Wednesday, July 31, 2013

Speedgoat 50K: By Scott Wesemann

I have always wanted to run the Speedgoat 50K, so when several of my running buddies signed up earlier in the year I joined in and figured it would be a great tune up for the Wasatch 100. I can say that Speedgoat has not been my focus at all this year, but it was always there in the back of my mind and last week Craig and I were talking about how this race just kind of crept up on us and I can say that I was not physically or mentally prepared going in. My knee has been bothering me for a few weeks after having a run in with a large boulder on a summit ridge in the Uintas and it meant that my training has really suffered. I also had a stressful week with work, coaching soccer and family issues and I ended up getting just a couple hours of sleep the night before. I have never felt this unprepared going into a race and I thought there was a good chance I would have to take a DNF at some point. My goal was to get up to Hidden Peak and assess the knee and how I was feeling and go from there.

We arrived at Snowbird to sign in and rubbed shoulders with the local cast of ultra characters. These are great people and I always love getting to chat and laugh with them before a race. Along with the usual local cronies there was also a large contingent of ultra elites from around the world and one thing I love about ultras is that from the top on down everyone is just really cool and mellow and there are very few elite attitudes in the group.

After a few words from Karl Meltzer, the race director we were off running up the hill on our way to Hidden Peak. Almost from the start my knee hurt, but it wasn’t that bad and I knew I could deal with a little pain. I just hoped it didn’t get any worse. I ran with Matt Williams for a while, but he wasn’t feeling great, so I put some Oingo Boingo on my iPod and started grinding up to Hidden Peak. Other than the knee pain I felt fantastic. I didn’t’ want to push too hard because I knew there was going to be a lot of climbing and I wanted to save my legs.

It was a pretty good climb to Hidden Peak where Zac Marion and Kendall Wimmer were both there waiting to fill my bottles and get me what I needed. I had a few pieces of watermelon and some water and I was out of there. I was feeling really good and so far the knee pain was tolerable, but over the next several miles it would get worse with the steep downhill run to Larry’s Hole. I figured out pretty quickly that the down hills were painful and the ups didn’t bother me at all. My pace was slower than normal, but I felt great running into the Larry’s Hole aid station where I was greeted by more running friends. I didn’t even stop and just gave a few fives and obscene gestures as I ran through. My aid stops were very efficient all day long and I was able to run right through at least half of them.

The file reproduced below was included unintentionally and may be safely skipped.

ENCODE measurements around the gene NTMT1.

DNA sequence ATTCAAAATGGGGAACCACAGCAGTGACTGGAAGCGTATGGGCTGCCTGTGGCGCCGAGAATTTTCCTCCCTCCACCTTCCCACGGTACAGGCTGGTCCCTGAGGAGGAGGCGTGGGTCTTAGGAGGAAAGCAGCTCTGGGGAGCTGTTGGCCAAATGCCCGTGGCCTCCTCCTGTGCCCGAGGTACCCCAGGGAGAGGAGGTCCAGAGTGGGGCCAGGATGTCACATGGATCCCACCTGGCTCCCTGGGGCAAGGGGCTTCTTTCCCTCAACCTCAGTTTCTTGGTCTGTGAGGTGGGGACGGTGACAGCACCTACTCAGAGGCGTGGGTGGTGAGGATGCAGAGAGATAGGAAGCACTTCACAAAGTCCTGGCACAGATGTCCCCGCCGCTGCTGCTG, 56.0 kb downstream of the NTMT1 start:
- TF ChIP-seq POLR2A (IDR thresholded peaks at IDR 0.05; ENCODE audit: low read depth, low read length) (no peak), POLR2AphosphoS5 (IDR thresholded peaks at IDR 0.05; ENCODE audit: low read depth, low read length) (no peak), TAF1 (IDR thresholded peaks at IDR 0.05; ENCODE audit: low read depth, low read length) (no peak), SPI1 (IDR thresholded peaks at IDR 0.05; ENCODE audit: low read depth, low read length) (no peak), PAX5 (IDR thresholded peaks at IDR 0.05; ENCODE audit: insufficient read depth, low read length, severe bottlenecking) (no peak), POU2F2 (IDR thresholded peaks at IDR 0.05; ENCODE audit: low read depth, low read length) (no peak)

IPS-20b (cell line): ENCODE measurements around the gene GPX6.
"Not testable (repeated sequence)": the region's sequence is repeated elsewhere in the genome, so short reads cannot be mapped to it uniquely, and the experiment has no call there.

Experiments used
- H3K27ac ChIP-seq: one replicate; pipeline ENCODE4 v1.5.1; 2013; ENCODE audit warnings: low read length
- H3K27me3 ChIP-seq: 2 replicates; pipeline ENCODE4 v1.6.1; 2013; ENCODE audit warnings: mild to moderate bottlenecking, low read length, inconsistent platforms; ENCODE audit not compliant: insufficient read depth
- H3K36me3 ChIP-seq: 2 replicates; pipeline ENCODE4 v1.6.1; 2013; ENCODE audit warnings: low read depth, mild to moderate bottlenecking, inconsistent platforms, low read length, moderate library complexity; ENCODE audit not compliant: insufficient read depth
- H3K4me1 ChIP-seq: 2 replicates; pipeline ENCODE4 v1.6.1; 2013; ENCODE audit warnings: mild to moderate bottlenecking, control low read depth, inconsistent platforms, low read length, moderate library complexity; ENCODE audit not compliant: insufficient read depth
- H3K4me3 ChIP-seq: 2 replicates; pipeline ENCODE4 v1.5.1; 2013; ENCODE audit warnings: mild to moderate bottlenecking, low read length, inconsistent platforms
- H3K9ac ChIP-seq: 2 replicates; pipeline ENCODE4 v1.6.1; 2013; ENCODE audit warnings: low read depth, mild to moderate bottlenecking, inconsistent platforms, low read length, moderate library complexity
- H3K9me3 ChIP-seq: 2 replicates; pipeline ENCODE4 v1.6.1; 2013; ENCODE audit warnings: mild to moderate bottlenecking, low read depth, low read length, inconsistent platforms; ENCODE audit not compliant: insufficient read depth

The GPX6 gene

On the way up to Hidden Peak
The run down to the mine was downright ugly for me. The trail was steep at times and where it wasn’t steep it was a rocky mess or quite often both. I never did get going fast. I passed Matt Van Horn and Craig about a half mile from the turnaround at Pacific Mine on their way back up and neither one of them looked great. I slapped some butts and sent them on their way. At the turnaround I drank some Coke and refilled my gel flask and then headed back up on what would be the worst climb of the day. It was about 7 miles back up to Mt. Baldy and those were some tough miles. I put on some Motley Crue and within a few minutes I was playing air guitar and singing out loud. I passed a few guys and was feeling great. The scenery in this section was just mind blowing with aspen forest, green meadows and lush pine trees. Incredible.

I was in and out of Larry’s Hole and not looking forward to the 2200 feet of climbing up to Baldy, so I got into grind mode and went for it. On the steepest part of the climb I broke out more air guitar and drums and cranked up the Crue. Awesome. I finally hit the summit and took a quick second to take in the incredible views and then ran the rocky ridge slowly back down to the aid stop below Hidden Peak. I pounded some more watermelon, refilled the gel flask and took off through the tunnel. I knew we were going to descend and have to climb back up to Hidden Peak, but I didn’t think it was going to be as far down as it was. I started muttering 4 letter words and thinking about all of the expletives I wanted to call Karl at the finish. The climb back up to Hidden Peak was simply brutal.

At the top of the peak I took more watermelon and a few jokes from Jim Skaggs and started the painful descent to the finish. Everything was still feeling great, but the knee was hurting and I knew the steep grade was going to hurt and it did. I was slower than I wanted through the talus field, but once I got onto more runnable terrain I thought there was some hope for a sub-eight finish and I pushed it hard for over two miles until I realized it wasn’t going to happen. I still finished strong and did have a few words for Karl. I thought the course was brilliant. Incredible. Fun. Hard. Course records were broken and PRs seemed to be had by many. This really is a world class race and one I will definitely be back to run again. Once again the Altra Lone Peaks were simply amazing. After running through some gnarly terrain for 31.5 miles I had zero blisters and my feet felt fantastic.

1 comment:

Jen said...

I didn't think Speedgoat was something someone went into without having been focused on it, but you and the others showed that you made the best of it. So, so cool that you got to rub shoulders with friends and elites. Great job on the finish!